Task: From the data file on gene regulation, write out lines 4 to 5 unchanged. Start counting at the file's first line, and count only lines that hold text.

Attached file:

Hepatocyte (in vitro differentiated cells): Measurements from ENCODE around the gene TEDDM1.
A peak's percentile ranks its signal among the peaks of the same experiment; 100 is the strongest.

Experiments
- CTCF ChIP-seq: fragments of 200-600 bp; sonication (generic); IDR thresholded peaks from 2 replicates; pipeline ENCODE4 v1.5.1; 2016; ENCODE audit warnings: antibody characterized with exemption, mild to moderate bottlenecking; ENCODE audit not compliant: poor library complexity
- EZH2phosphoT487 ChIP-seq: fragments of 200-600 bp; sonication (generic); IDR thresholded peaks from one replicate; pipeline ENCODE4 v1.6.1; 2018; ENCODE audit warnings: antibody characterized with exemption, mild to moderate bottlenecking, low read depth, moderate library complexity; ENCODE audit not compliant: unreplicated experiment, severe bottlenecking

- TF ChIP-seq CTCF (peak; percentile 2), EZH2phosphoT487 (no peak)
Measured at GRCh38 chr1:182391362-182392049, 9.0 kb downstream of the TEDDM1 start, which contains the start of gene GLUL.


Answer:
- CTCF ChIP-seq: fragments of 200-600 bp; sonication (generic); IDR thresholded peaks from 2 replicates; pipeline ENCODE4 v1.5.1; 2016; ENCODE audit warnings: antibody characterized with exemption, mild to moderate bottlenecking; ENCODE audit not compliant: poor library complexity
- EZH2phosphoT487 ChIP-seq: fragments of 200-600 bp; sonication (generic); IDR thresholded peaks from one replicate; pipeline ENCODE4 v1.6.1; 2018; ENCODE audit warnings: antibody characterized with exemption, mild to moderate bottlenecking, low read depth, moderate library complexity; ENCODE audit not compliant: unreplicated experiment, severe bottlenecking